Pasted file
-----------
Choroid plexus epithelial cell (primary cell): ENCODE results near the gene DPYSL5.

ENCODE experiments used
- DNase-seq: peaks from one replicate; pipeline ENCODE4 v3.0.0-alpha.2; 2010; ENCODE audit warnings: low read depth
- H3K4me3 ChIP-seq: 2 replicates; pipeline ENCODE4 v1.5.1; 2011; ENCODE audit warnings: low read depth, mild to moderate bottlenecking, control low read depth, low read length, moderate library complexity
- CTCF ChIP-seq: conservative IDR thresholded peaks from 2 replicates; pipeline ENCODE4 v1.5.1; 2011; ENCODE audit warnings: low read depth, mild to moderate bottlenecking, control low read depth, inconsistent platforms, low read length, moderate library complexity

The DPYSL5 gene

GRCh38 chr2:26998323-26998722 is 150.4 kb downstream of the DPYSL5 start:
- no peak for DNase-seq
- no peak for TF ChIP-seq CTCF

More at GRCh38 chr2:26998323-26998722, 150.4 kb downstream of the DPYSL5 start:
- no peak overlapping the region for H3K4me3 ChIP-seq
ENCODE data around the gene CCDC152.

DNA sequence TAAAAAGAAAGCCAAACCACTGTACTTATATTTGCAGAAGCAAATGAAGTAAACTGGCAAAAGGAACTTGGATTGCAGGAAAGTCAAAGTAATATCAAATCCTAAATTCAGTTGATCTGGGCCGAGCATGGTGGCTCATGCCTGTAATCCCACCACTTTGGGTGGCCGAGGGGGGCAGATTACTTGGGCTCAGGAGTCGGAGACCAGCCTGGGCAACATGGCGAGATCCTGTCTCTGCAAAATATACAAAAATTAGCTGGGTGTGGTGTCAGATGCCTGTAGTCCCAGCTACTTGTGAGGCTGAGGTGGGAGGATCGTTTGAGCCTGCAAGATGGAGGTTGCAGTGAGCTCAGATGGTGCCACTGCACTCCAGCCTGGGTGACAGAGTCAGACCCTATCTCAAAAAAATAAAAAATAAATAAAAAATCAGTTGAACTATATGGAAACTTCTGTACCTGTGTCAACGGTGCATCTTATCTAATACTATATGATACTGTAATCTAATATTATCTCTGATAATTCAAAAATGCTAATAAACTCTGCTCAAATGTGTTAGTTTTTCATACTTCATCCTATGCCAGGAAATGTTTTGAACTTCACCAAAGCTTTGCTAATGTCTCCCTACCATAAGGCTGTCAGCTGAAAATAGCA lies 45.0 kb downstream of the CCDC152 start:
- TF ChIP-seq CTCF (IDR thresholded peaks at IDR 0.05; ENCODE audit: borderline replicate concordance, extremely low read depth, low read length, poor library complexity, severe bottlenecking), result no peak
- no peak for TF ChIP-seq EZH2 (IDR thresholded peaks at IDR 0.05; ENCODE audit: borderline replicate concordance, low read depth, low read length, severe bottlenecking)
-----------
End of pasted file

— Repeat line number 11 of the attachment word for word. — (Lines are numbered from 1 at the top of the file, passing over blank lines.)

- no peak overlapping the region for H3K4me3 ChIP-seq